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Williston’s Good Samaritan Home Suspended After Neglect Cases

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By Cindy Swirko

After an investigation found more life-threatening problems at Williston’s troubled Good Samaritan Retirement Home, the state is issuing an emergency suspension order effective Saturday.

The Florida Agency for Health Care Administration — commonly referred to as AHCA — said the order is needed to protect the residents who live there.

Cited in the order are “unsafe and deficient practices that currently exist” and residents “being placed in an assisted living facility where the regulatory mechanisms enacted for residents protection have been repeatedly overlooked.”

Brian Lee, executive director of the assisted living watchdog group Families For Better Care, said AHCA’s decision was welcomed. Lee said the suspension effectively will close the facility.

“In two words — good riddance,” Lee said of Good Samaritan. “This is long overdue. There have been nearly a decade’s worth of infractions, deficiencies, sanctions, multiple residents’ deaths and several incidents of abuse and neglect.”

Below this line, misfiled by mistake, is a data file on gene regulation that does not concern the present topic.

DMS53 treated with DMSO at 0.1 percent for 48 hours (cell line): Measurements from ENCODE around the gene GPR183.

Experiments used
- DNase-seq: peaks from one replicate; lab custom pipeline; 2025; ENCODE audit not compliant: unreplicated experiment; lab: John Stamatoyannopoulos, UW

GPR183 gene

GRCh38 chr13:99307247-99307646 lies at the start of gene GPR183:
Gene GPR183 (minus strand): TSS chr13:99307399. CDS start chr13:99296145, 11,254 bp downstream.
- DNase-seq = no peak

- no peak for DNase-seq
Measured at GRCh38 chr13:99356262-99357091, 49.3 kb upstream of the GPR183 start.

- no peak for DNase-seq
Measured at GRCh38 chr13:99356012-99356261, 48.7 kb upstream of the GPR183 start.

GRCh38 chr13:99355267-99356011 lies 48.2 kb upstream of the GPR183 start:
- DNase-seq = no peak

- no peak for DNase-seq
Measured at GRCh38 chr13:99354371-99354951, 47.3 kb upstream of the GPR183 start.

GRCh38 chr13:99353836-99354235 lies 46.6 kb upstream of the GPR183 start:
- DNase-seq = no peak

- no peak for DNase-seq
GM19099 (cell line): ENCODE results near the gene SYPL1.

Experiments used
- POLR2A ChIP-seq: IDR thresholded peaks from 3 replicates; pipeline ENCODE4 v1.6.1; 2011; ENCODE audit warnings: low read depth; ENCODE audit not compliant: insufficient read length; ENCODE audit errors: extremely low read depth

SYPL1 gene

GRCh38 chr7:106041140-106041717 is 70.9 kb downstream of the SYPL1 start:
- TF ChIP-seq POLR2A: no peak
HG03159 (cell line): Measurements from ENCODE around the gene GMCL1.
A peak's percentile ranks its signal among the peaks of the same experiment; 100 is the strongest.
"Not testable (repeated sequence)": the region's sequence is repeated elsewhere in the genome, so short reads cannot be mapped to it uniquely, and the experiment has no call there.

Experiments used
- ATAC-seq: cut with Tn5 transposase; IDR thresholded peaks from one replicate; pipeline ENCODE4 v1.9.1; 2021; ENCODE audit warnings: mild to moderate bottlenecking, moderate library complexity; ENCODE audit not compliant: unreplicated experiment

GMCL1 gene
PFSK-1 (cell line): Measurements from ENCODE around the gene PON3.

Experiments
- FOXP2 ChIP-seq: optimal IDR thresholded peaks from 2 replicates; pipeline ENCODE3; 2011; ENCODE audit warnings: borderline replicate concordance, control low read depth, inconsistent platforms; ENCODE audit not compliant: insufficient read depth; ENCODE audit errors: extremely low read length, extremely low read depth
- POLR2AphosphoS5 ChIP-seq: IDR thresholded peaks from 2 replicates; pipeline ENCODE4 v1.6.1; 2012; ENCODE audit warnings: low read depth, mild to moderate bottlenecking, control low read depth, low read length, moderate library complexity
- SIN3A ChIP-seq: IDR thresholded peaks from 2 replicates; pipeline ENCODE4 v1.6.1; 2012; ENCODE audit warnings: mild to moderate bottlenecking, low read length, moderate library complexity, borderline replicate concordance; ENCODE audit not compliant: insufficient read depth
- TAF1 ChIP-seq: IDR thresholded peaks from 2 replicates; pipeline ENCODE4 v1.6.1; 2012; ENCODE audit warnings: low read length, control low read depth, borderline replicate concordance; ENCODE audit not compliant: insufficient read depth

AHCA spokeswoman Shelisha Coleman said in an email that AHCA will work other other agencies, including the Florida Department of Children and Families, to safely relocate residents.

Two Good Samaritan administrators were arrested last week by Williston Police. Nenita Alfonso Sudeall, 48, and Rhaimley Yap Romero, 31, were charged with elderly neglect in separate incidents.

An AHCA inspection of Good Samaritan on Dec. 15 after the arrests found a number of violations of state requirements for care at assisted living facilities.

A resident was taken to the emergency room while AHCA staff were at Good Samaritan. Before that, the resident refused to take prescribed psychiatric medicine or eat for several days. The refusal was not passed on to the resident’s health care provider.

Several other residents refused to take prescribed medication and that was not passed on to their health care providers.

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